Metro Law Director Karl Dean's legal opinion that the two-term limit for elected officials in Nashville does not apply to the Mayor strikes the casual observer as an exercise in overlooking the duck. (See Tennessean
story on the opinion here
; download and read the opinion itself, #05-02, here
.) Here's the precise language of the 1994 Metro Charter amendment that enacted a two-term limit:
...no person shall be eligible to serve in any elected office authorized or created by the Charter of the Metropolitan Government of Nashville and Davidson County if during the previous two (2) terms of that office, the person in question has served more than a single term.
Dean's opinion that this left intact the three-term mayoral limit originally written into the Charter rests on rather technical legal grounds related to how courts resolve conflicts between later, general laws (in this case, the 1994 term limit for all elected offices) and earlier, more specific laws (the term limit for mayor in the original Charter).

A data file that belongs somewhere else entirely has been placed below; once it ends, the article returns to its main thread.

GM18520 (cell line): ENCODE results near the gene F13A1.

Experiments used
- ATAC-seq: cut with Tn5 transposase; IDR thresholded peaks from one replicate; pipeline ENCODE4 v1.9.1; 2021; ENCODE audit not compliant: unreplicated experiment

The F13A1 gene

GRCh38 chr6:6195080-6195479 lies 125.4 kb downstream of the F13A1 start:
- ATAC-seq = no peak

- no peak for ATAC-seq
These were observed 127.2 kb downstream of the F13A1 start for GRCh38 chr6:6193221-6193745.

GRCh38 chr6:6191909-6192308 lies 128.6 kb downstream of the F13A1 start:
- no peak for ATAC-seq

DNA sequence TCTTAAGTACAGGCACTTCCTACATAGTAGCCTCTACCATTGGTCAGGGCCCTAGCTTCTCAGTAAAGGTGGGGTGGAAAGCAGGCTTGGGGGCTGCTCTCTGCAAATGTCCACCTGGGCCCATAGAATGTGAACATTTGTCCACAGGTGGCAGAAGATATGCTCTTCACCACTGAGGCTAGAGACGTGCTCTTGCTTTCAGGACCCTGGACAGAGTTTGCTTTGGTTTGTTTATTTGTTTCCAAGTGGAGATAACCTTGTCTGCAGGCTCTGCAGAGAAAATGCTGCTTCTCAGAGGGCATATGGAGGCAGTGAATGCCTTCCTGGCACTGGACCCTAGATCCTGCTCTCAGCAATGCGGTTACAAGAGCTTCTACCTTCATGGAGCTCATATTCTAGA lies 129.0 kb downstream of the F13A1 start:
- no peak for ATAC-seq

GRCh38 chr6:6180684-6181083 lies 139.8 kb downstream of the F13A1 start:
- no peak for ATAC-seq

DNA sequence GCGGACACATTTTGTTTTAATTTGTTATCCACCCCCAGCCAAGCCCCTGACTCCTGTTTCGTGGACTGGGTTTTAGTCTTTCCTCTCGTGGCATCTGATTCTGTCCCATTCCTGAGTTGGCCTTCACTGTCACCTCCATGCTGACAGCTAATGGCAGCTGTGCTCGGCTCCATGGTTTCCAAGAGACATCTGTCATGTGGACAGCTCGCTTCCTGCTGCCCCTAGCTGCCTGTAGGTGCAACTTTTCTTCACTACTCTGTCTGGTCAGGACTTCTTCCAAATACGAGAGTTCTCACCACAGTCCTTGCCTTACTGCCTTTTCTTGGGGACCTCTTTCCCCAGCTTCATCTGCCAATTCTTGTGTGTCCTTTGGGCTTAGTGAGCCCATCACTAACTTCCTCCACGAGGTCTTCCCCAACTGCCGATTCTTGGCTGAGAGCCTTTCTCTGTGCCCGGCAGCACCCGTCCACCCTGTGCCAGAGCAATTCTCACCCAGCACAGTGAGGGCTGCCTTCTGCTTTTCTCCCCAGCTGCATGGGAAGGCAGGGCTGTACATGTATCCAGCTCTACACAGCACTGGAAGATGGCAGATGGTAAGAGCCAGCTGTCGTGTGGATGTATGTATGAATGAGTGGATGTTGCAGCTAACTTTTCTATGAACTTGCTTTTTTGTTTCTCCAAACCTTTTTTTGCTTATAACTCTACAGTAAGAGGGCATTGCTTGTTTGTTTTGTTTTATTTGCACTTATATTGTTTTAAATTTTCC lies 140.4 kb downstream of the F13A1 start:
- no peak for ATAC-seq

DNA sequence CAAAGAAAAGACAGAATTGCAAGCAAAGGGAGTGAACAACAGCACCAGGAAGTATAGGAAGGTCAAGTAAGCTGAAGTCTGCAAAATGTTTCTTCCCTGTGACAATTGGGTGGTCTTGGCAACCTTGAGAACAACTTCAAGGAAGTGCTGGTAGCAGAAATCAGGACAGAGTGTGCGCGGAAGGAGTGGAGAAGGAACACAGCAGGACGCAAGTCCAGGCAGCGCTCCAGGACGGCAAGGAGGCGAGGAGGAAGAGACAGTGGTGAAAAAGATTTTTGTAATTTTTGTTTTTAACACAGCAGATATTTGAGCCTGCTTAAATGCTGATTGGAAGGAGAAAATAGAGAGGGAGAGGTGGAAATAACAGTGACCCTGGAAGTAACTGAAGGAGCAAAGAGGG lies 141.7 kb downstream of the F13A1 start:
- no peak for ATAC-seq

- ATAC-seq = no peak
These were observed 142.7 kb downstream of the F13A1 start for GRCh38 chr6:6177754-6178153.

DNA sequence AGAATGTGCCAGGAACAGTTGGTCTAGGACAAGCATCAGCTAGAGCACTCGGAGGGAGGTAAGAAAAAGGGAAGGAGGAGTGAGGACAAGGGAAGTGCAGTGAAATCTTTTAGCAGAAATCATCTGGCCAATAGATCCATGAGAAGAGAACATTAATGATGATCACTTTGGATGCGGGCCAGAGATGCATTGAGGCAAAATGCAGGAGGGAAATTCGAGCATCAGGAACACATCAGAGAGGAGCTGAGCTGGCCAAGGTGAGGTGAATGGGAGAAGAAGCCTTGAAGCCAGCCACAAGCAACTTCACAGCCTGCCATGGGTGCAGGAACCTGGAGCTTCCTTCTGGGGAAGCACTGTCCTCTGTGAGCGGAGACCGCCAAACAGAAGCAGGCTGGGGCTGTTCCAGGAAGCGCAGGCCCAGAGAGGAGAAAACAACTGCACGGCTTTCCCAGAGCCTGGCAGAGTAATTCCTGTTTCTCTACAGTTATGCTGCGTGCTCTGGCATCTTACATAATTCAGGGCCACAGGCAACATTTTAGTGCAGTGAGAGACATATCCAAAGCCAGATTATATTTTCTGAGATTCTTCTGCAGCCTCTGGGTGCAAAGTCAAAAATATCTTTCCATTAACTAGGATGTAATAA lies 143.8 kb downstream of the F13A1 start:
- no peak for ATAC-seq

Dean also seeks in his opinion to discern the intent of the voters when they passed the 1994 amendment. He concludes that Davidson voters were interested in creating
term limits, and since the office of mayor already had a (three) term limit, it was not their intent to adjust it. But here's the actual language that voters saw when they went to the polls to vote on the term limits amendment:
Should Article 1 of the Metropolitan Charter be amended to limit the person holding any elected office authorized or created by the Metropolitan Charter to two consecutive terms?
Granted, judicial interpretation when laws conflict can be a complex business, but both the amendment wording and the ballot language do seem almost painfully clear.